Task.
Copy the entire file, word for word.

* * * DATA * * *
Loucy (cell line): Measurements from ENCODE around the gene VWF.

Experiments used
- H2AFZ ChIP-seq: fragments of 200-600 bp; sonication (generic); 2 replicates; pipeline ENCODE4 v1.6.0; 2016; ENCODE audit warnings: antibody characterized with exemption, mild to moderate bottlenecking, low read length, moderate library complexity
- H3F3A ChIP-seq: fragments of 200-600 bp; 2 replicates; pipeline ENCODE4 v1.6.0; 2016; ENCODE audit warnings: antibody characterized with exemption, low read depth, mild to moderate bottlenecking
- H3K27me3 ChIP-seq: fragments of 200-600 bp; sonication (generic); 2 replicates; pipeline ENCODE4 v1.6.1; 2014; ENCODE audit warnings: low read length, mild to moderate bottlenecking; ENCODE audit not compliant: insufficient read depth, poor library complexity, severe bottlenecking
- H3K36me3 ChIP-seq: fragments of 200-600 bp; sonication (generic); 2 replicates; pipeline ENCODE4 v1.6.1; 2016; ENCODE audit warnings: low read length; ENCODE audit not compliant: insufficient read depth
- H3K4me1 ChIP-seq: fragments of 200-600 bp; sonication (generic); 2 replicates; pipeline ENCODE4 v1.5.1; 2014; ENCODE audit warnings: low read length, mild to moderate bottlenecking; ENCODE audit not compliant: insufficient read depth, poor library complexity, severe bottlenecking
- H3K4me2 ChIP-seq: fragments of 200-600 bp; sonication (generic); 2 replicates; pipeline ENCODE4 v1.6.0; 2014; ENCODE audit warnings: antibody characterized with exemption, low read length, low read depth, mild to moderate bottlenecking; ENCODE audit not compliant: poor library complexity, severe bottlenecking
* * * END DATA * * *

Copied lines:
Loucy (cell line): Measurements from ENCODE around the gene VWF.

Experiments used
- H2AFZ ChIP-seq: fragments of 200-600 bp; sonication (generic); 2 replicates; pipeline ENCODE4 v1.6.0; 2016; ENCODE audit warnings: antibody characterized with exemption, mild to moderate bottlenecking, low read length, moderate library complexity
- H3F3A ChIP-seq: fragments of 200-600 bp; 2 replicates; pipeline ENCODE4 v1.6.0; 2016; ENCODE audit warnings: antibody characterized with exemption, low read depth, mild to moderate bottlenecking
- H3K27me3 ChIP-seq: fragments of 200-600 bp; sonication (generic); 2 replicates; pipeline ENCODE4 v1.6.1; 2014; ENCODE audit warnings: low read length, mild to moderate bottlenecking; ENCODE audit not compliant: insufficient read depth, poor library complexity, severe bottlenecking
- H3K36me3 ChIP-seq: fragments of 200-600 bp; sonication (generic); 2 replicates; pipeline ENCODE4 v1.6.1; 2016; ENCODE audit warnings: low read length; ENCODE audit not compliant: insufficient read depth
- H3K4me1 ChIP-seq: fragments of 200-600 bp; sonication (generic); 2 replicates; pipeline ENCODE4 v1.5.1; 2014; ENCODE audit warnings: low read length, mild to moderate bottlenecking; ENCODE audit not compliant: insufficient read depth, poor library complexity, severe bottlenecking
- H3K4me2 ChIP-seq: fragments of 200-600 bp; sonication (generic); 2 replicates; pipeline ENCODE4 v1.6.0; 2014; ENCODE audit warnings: antibody characterized with exemption, low read length, low read depth, mild to moderate bottlenecking; ENCODE audit not compliant: poor library complexity, severe bottlenecking